Spier’s organic winemaker Tania Kleintjes is a stellar example of the new breed of female winemakers who are acknowledged for excellence. She joined the Stellenbosch-based farm in 2007 as assistant red winemaker. In 2013 she began a three-year stint in the cellar’s quality control department, before being appointed Spier’s organic winemaker in 2016.
Kleintjes now oversees the organic winemaking process – from harvest and production to bottling as well as managing accreditation and compliance. Spier harvests its certified organic grapes from its own estate in Stellenbosch, as well as the farm it owns near Paarl, Nooitgedacht, which had its first certified organic harvest in 2019.
Making great-quality organic wine that’s also great value for consumers is part of Spier’s ongoing commitment to its Growing for Good initiatives. “There are two aspects to organic winemaking,” Kleintjies explains. “The first is using grapes that were grown organically – that means without the use of pesticides or chemical fertilizers. Secondly, there are special rules to adhere to in the cellar. In organic winemaking there are fewer additives permitted compared to conventional winemaking.”
Although South Africa’s natural and organic wine market is still relatively small, Kleintjes predicts a bright future ahead. This is partly because of the general consumer demand for organic products, but largely because Spier’s organic wines are garnering some of the industry’s highest local and international accolades. Since 2015, the organic range alone has been awarded at the highest level an astounding total of 42 times.
Standout examples of this include the First Stone organic red blend, which was awarded Gold by the prestigious Concours Mondial de Bruxelles and 4.5 stars in the John Platter Wine Guide. The Yellowwood organic red blend was also awarded Gold at the Concours Mondial de Bruxelles, regarded as the world’s toughest and most acclaimed wine competition. The Farmhouse Organic has achieved a coveted John Platter Wine Guide 5-star rating twice.
Kleintjies is one of three female winemakers at Spier, all of whom have earned their positions thanks to their considerable talents. Spier is nonetheless proud to also boast progressive hiring and management structures that benefit all its employees. Interestingly, however, at one point in the farm’s 300-year-old winemaking history, Spier had a female owner and the current custodian of the land is also female. There is an extremely high quota of women in senior leadership roles across the various divisions, from wine through to hospitality.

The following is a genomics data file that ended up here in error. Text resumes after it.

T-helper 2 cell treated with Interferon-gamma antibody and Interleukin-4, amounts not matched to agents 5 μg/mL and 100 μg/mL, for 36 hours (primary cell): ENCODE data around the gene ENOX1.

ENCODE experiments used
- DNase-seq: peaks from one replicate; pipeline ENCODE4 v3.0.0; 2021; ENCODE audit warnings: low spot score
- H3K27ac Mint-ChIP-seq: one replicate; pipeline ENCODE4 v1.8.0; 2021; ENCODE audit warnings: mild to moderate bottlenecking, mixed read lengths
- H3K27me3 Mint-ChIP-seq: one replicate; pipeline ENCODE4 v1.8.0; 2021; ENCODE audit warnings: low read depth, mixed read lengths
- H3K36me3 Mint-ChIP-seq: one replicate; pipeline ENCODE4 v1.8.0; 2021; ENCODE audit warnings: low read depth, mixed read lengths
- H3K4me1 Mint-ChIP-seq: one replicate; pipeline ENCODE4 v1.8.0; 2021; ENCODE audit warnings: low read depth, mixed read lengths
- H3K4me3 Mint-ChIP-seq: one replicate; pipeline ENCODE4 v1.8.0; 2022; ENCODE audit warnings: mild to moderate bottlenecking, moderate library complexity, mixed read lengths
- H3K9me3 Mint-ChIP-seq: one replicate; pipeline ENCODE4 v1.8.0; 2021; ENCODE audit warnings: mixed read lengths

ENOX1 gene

Lizanne Jordaan joined Spier in 2006 as an assistant winemaker, keen to gain knowledge and experience as part of a wine team renowned for excellence. Today, Jordaan oversees the production of select red wine brands for Spier’s export markets. She crafts red wines that over-deliver on quality and exceed customer expectations.
Innovation and involvement in the many facets of winemaking drive Jordaan’s commitment to her work. She is always aware of the privilege of having been the one to make the wine she shares with her family and friends. Imminently drinkable, Spier wines are loved at home and abroad. Thanks to Jordaan’s deft hand, the wines capture in a bottle what matters most to Spier — over 300 years of winemaking history, and a commitment to being good to the earth and to people.
The third person in this formidable trio of oenophile femmes is Spier’s Senior Winemaker for Cap Classique and Red Wine, Heidi Dietstein. Her learning journey has included internships in top winemaking regions in New Zealand, France and the USA. She joined Spier in 2015.
“I think being a successful woman in the wine industry specifically, means that you are dedicated, hardworking and passionate,” she states. “It is for sure a male-dominated industry, but for me, it kind of motivates me even more to succeed. I also have good relations with my male peers. We are all a team in the cellar. Sometimes, I think my other team members don’t notice my gender.”
“There are still many challenges in the wine industry, but it’s important that women show that they can hold their own, physically, and mentally… Because of the challenges we face as women, we must be supportive towards each other and celebrate our achievements and what makes our wines so special.”
In her approach to production, Dietstein appreciates the variety of terroirs and varietals with which she works; after all, good wines are made in the vineyards. Just as good female winemakers are made through a combination of grit, determination and talent.
This Women’s Month we raise a glass to the wonderful women winemakers working across the industry – not only do they usher in excellent wines, helping to set benchmarks for the industry, they also work towards a more inclusive and progressive South Africa for all.
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